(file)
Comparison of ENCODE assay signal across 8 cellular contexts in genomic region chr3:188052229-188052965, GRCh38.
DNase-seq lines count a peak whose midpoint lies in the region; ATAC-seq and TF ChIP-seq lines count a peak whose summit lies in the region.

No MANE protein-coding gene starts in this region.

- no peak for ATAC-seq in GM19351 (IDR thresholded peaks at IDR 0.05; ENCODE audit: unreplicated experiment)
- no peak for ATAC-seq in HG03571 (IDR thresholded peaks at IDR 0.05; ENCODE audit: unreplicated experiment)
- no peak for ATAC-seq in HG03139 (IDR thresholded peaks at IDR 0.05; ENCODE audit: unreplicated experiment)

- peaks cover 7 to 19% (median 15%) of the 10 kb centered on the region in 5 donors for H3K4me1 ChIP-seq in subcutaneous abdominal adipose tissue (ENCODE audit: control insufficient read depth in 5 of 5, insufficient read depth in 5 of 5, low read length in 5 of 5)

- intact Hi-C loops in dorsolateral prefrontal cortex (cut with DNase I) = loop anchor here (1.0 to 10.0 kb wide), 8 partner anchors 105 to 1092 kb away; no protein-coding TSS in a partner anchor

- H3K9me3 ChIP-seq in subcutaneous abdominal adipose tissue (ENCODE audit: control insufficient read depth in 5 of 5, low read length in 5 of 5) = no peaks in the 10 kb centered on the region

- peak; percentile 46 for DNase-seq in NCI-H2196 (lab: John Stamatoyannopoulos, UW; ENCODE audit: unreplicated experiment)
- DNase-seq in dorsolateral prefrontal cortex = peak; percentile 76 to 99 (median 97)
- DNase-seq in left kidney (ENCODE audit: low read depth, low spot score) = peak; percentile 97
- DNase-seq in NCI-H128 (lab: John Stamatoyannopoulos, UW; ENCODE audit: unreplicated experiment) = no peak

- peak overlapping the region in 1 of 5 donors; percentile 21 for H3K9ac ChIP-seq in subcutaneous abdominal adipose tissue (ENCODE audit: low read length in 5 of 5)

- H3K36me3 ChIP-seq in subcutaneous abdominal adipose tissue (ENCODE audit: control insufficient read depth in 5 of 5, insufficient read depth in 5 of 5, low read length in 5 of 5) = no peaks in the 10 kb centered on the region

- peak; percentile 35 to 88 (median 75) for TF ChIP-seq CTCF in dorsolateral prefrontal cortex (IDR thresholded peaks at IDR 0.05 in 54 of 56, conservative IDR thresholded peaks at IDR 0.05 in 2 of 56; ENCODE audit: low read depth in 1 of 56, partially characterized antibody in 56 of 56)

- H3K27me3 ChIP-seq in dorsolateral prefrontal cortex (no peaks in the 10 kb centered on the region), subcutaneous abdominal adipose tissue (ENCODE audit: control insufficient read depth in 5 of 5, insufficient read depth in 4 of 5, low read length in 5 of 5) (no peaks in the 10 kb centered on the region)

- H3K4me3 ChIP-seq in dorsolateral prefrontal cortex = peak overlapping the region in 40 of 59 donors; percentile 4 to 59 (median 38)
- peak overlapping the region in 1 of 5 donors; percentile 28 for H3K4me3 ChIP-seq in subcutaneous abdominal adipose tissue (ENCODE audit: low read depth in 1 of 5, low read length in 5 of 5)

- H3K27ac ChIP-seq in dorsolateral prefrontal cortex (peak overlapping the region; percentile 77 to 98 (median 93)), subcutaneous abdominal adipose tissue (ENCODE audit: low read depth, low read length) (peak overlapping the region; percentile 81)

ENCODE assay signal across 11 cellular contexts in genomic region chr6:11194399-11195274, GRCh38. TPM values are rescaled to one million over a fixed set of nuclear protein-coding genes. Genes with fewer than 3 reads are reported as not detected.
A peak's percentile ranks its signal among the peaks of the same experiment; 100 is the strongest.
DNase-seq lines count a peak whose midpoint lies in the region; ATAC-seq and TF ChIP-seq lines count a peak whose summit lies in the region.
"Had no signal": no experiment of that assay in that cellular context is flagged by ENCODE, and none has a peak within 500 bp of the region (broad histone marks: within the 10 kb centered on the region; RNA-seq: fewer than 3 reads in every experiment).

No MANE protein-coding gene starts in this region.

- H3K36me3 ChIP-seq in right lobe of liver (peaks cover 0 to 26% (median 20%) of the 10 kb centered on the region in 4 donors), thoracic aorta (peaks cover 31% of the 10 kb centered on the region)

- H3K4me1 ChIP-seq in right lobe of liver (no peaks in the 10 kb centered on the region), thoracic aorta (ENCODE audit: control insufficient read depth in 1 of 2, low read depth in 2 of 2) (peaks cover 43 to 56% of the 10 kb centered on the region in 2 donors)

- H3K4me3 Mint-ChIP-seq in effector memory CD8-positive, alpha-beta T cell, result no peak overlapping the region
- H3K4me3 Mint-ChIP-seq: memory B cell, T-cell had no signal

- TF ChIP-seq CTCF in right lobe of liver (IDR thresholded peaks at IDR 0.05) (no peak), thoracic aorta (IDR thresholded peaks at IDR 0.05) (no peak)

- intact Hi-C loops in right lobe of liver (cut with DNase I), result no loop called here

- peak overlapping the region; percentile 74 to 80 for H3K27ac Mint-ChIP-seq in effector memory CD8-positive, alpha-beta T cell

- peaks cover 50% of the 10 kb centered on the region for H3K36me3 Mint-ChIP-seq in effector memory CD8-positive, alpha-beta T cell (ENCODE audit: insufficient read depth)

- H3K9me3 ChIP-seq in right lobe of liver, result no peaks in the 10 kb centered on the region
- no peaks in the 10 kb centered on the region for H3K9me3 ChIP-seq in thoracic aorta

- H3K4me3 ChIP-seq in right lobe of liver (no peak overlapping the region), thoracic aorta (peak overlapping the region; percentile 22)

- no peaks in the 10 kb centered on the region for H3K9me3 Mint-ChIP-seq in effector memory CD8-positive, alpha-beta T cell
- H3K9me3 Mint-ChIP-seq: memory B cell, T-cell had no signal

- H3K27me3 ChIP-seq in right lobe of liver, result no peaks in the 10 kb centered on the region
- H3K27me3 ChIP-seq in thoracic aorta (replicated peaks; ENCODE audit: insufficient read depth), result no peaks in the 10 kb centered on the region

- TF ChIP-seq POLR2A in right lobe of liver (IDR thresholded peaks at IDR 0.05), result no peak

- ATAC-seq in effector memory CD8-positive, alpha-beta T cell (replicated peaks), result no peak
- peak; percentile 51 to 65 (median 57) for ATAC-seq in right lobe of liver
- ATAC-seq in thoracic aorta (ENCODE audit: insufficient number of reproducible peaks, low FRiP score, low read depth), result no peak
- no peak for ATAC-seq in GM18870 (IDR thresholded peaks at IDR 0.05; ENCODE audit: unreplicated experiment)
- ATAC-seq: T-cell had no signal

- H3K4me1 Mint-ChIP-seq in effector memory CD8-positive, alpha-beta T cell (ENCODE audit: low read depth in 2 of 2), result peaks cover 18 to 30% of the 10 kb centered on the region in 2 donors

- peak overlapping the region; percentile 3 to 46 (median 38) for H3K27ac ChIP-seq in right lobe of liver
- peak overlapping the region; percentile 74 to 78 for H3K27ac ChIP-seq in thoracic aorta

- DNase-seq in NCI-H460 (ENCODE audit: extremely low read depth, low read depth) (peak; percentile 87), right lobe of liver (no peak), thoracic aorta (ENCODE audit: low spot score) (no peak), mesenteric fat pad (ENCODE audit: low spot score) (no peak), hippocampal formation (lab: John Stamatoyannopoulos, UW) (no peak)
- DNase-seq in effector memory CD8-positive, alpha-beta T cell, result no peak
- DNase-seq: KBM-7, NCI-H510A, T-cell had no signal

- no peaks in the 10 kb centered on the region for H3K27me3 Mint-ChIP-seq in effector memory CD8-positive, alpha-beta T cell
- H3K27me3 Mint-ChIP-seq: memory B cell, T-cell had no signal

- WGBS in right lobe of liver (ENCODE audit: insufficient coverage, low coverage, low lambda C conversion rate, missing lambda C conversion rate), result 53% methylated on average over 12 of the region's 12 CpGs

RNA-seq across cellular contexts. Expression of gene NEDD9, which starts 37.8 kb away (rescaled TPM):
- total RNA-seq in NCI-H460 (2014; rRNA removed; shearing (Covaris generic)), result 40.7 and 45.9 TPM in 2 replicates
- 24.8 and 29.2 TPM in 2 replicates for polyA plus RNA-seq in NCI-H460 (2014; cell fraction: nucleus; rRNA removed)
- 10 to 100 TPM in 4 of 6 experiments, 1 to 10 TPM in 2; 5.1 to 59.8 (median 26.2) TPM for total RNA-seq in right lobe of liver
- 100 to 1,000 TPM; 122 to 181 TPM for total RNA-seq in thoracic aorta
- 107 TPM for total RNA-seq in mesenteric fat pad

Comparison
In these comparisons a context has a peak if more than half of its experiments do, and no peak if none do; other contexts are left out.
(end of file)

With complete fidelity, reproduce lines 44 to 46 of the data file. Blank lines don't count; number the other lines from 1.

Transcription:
- ATAC-seq in thoracic aorta (ENCODE audit: insufficient number of reproducible peaks, low FRiP score, low read depth), result no peak
- no peak for ATAC-seq in GM18870 (IDR thresholded peaks at IDR 0.05; ENCODE audit: unreplicated experiment)
- ATAC-seq: T-cell had no signal